Does Medicare have an out-of-pocket maximum? [Infographic]
No, but Medicare Advantage plans do. Out-of-pocket maximums are designed to protect you from high health care costs. Here’s how they work.
Recently, my mom fell and broke both her wrists. Between the trip to the ER, X-rays and follow-up visits, the cost of her health care really added up. Thankfully, her Medicare plan had a medical out-of-pocket maximum that limits the amount she has to spend each year.
Once she hits her out-of-pocket maximum, her plan covers all the costs for her medical care. She’s financially protected, even if she has another unexpected or expensive health care need. That’s why an out-of-pocket maximum is so important for people with a Medicare plan, especially those living on a fixed income.
As a Member Services rep at HealthPartners UnityPoint Health, it’s my job to help people understand how much they might need to pay for their care. So when people call to ask about the cost of a medical service or visit, I start by checking their out-of-pocket maximum.
What is an out-of-pocket maximum?
This is the limit on how much you might pay for medical care through copays and coinsurance in a year. Some people never get enough health care to hit their out-of-pocket maximum.
Think of your out-of-pocket maximum like a bucket. Every time you spend your own money on medical services or care, it goes into the bucket. Once the bucket is full, you’ve hit your out-of-pocket maximum. After that, your Medicare health plan will cover the cost of any Medicare-covered doctor visits or medical services you need.
For example: William needs a surgery that costs $10,000. His plan’s medical out-of-pocket maximum is $4,000. He’s already spent $3,000 on medical care. Even if William’s coinsurance for surgeries is 20 percent (meaning he’d normally have to pay $2,000 for the $10,000 surgery), he would only have to pay $1,000 in this case. That’s because his out-of-pocket maximum kicks in after he pays $4,000 (and that $3,000 he spent earlier in the year counts toward this number).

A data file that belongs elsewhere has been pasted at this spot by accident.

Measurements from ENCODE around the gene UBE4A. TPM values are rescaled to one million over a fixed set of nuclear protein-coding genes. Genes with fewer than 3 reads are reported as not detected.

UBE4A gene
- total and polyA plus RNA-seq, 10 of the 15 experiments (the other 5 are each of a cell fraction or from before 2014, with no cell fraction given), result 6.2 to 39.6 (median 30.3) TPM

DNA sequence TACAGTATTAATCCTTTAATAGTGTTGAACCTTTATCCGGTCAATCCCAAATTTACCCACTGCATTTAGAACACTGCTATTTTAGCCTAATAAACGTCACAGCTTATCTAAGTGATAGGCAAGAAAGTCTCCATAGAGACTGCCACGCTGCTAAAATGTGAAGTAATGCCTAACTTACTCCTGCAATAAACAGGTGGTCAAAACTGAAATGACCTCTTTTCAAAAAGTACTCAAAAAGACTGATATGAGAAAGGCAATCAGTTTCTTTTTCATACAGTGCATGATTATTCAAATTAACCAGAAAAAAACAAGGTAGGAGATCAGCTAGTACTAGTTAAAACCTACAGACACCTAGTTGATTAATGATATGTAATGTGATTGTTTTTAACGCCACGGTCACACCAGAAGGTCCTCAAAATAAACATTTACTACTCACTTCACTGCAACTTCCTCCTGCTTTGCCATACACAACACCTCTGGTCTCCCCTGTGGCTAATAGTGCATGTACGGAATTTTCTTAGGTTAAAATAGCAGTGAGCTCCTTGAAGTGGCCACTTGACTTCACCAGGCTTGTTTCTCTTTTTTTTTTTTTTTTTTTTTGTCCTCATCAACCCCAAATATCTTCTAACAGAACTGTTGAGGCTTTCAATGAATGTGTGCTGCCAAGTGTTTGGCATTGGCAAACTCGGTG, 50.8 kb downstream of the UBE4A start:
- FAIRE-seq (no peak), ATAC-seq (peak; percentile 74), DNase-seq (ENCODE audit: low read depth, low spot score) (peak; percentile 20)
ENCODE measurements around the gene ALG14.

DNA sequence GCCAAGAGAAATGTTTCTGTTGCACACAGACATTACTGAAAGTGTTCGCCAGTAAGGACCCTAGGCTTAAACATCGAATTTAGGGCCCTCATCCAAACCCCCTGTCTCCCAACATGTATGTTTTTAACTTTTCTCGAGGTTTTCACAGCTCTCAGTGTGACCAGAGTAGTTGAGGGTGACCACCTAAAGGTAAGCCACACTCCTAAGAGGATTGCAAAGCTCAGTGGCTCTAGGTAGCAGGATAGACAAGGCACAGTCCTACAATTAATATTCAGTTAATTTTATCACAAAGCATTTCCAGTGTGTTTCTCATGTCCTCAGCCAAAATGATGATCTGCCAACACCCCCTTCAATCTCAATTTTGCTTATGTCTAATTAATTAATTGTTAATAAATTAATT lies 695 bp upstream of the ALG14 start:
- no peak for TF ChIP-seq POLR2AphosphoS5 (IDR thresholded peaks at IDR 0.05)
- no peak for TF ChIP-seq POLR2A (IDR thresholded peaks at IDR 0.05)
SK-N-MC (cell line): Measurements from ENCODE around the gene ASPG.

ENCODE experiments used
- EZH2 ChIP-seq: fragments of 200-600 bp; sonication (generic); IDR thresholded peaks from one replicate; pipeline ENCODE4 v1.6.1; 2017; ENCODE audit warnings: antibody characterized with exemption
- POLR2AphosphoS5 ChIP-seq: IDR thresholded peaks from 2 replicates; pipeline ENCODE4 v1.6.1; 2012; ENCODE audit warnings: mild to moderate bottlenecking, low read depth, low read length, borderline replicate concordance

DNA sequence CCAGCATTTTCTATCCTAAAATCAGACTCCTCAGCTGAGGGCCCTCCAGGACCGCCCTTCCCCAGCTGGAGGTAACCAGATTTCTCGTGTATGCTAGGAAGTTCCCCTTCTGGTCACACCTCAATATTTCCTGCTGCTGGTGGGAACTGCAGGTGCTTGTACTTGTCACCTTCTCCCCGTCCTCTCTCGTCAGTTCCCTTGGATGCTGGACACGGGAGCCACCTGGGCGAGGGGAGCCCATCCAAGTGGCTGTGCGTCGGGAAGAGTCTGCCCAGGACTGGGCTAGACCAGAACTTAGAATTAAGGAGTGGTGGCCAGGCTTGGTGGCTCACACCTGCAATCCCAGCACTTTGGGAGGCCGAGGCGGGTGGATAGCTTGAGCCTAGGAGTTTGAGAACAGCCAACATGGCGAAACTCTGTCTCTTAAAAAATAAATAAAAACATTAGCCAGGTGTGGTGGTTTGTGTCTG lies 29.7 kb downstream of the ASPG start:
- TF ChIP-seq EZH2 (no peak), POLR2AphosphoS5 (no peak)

And if he needs additional care through the end of his plan year, his health plan will generally cover the cost for that as well. William won’t need to pay any more copays or coinsurance.
[Click on the image to see the full pdf with more information]
Here are some things to keep in mind:
- Original Medicare doesn’t have an out-of-pocket maximum. Medicare Advantage plans do. And the out-of-pocket maximum is different between plans. If you’re shopping for a Medicare Advantage plan, be sure you choose one with an out-of-pocket maximum that fits your budget.
- Your out-of-pocket max doesn’t include the cost of your meds. Money you spend on most prescriptions won’t count toward your out-of-pocket maximum.
- Your out-of-pocket max doesn’t include the cost of your monthly premium or Part B premium.
- Some plans may have separate in-network maximums and out-of-network maximums. Out-of-network maximums are usually higher. With some Medicare plans, your out-of-network costs count toward your in-network maximum. That means you’re making progress toward hitting your in-network out-of-pocket max, even if you go to an out-of-network health care provider. Check with your member services team to see if this is the case with your plan.
At the end of the day, your plan’s out-of-pocket maximum is meant to bring you peace of mind. So even if something unexpected happens – like my mom’s accident – you’ll know the worst-case amount you’ll have to pay each year for your health care needs. And that makes it a lot easier to plan your budget.
Want more Medicare tips and info sent straight to your inbox? Sign up for our monthly Medicare newsletter.